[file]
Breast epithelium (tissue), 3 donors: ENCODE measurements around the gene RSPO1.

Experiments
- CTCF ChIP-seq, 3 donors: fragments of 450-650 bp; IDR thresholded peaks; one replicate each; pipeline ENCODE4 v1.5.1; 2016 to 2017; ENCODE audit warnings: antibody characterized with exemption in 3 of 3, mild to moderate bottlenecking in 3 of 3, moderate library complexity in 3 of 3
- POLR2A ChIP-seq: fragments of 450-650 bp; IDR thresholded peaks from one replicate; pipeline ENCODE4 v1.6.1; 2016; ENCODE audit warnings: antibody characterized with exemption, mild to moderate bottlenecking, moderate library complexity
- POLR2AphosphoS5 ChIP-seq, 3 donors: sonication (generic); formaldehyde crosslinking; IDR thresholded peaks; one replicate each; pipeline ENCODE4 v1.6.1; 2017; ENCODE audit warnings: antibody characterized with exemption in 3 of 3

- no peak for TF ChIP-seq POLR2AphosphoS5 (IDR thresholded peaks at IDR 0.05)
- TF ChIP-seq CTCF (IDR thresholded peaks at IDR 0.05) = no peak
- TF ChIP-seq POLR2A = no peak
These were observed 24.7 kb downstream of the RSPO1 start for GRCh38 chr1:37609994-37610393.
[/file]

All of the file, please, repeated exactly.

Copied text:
Breast epithelium (tissue), 3 donors: ENCODE measurements around the gene RSPO1.

Experiments
- CTCF ChIP-seq, 3 donors: fragments of 450-650 bp; IDR thresholded peaks; one replicate each; pipeline ENCODE4 v1.5.1; 2016 to 2017; ENCODE audit warnings: antibody characterized with exemption in 3 of 3, mild to moderate bottlenecking in 3 of 3, moderate library complexity in 3 of 3
- POLR2A ChIP-seq: fragments of 450-650 bp; IDR thresholded peaks from one replicate; pipeline ENCODE4 v1.6.1; 2016; ENCODE audit warnings: antibody characterized with exemption, mild to moderate bottlenecking, moderate library complexity
- POLR2AphosphoS5 ChIP-seq, 3 donors: sonication (generic); formaldehyde crosslinking; IDR thresholded peaks; one replicate each; pipeline ENCODE4 v1.6.1; 2017; ENCODE audit warnings: antibody characterized with exemption in 3 of 3

- no peak for TF ChIP-seq POLR2AphosphoS5 (IDR thresholded peaks at IDR 0.05)
- TF ChIP-seq CTCF (IDR thresholded peaks at IDR 0.05) = no peak
- TF ChIP-seq POLR2A = no peak
These were observed 24.7 kb downstream of the RSPO1 start for GRCh38 chr1:37609994-37610393.